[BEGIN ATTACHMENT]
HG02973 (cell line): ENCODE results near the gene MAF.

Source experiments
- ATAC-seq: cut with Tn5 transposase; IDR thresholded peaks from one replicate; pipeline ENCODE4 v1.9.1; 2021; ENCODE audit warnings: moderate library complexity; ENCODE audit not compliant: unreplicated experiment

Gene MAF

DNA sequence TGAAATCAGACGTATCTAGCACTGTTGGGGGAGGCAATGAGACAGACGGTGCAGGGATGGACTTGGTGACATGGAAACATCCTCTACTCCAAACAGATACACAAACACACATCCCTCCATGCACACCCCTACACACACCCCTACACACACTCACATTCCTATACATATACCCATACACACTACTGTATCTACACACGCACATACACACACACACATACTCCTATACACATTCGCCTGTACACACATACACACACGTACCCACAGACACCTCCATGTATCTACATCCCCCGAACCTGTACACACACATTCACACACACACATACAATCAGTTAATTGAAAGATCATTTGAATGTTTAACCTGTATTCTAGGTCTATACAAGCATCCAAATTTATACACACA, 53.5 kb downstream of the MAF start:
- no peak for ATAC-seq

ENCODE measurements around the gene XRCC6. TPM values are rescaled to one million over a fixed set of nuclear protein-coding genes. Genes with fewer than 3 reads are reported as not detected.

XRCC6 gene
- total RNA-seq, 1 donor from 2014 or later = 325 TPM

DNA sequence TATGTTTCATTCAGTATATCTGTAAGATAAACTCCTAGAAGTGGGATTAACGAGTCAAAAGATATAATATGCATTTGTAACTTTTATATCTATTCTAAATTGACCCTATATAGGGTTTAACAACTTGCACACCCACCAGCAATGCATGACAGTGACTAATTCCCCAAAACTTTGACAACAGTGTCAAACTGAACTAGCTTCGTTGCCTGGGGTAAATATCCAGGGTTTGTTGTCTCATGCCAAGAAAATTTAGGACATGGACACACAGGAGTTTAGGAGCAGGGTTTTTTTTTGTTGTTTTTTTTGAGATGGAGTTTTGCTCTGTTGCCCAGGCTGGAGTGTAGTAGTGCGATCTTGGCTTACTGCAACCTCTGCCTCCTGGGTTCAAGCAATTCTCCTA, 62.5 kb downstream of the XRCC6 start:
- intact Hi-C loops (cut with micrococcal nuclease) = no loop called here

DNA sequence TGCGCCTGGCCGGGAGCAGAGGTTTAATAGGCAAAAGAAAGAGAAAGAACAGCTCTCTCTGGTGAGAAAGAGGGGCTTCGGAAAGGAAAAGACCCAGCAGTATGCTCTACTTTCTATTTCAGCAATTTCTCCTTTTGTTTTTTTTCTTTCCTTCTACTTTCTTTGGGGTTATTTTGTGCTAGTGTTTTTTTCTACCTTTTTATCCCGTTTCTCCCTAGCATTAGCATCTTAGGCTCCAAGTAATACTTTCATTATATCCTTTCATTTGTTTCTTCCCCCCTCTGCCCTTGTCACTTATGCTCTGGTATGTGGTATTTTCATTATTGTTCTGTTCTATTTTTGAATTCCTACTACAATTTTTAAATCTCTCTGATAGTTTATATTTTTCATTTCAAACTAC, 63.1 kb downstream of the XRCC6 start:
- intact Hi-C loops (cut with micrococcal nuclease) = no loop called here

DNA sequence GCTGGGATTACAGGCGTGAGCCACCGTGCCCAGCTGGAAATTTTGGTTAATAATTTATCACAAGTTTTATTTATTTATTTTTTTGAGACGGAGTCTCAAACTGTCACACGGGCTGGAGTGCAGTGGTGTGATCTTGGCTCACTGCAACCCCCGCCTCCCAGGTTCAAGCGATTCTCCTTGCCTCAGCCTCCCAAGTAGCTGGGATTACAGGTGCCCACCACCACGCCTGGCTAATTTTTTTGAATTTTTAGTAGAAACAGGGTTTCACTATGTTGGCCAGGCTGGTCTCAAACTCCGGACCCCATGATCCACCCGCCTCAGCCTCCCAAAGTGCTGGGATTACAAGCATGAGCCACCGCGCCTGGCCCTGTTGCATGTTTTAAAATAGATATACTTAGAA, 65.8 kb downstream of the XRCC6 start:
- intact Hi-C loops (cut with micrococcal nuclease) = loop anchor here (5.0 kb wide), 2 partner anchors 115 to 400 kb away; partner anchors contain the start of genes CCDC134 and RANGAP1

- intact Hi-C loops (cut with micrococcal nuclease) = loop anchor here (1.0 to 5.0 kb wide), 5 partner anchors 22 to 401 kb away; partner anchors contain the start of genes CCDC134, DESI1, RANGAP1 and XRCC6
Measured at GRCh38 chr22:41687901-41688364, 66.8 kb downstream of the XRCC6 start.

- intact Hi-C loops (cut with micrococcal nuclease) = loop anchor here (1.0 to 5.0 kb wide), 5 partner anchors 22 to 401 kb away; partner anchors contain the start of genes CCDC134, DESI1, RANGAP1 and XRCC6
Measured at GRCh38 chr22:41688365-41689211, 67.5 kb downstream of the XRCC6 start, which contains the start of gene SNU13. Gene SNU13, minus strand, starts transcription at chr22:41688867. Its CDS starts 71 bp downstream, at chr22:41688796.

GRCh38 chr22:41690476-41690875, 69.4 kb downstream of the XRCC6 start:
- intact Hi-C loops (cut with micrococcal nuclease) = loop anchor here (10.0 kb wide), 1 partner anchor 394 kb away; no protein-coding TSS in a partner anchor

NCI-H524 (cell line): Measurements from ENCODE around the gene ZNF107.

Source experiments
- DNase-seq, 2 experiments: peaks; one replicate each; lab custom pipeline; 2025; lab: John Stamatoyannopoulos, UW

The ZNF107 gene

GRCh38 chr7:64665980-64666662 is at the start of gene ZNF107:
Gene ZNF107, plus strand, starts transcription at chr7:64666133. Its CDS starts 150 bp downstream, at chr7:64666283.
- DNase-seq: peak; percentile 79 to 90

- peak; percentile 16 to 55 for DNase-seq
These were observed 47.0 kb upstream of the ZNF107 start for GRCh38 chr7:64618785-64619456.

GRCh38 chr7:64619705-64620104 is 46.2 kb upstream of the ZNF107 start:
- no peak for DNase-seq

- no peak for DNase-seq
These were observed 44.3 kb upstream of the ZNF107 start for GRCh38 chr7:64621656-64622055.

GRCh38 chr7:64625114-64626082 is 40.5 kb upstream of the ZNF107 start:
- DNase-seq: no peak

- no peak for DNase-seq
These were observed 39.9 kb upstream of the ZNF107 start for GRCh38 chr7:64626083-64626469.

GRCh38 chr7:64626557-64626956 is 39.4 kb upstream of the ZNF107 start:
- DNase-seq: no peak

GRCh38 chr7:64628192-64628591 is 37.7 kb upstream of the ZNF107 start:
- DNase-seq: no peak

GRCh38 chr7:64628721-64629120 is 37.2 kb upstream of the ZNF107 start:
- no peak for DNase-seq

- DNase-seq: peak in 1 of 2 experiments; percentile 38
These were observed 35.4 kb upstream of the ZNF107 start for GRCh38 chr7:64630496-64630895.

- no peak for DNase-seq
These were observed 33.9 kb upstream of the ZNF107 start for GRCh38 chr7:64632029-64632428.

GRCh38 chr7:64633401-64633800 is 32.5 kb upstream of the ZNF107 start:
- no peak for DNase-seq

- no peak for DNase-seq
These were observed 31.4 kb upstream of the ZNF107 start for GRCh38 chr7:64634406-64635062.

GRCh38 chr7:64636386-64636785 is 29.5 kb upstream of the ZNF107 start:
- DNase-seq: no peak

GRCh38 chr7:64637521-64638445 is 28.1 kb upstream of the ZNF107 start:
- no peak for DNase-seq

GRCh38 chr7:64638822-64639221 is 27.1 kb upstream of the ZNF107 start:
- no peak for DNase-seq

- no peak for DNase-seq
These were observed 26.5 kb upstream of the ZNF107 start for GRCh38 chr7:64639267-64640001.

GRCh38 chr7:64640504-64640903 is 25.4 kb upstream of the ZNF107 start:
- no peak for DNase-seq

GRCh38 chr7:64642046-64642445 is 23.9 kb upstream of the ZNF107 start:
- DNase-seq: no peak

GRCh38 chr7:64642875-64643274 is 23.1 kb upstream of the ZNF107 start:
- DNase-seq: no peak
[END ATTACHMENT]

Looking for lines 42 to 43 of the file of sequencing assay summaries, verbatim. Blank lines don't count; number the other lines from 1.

- DNase-seq: no peak

GRCh38 chr7:64628721-64629120 is 37.2 kb upstream of the ZNF107 start: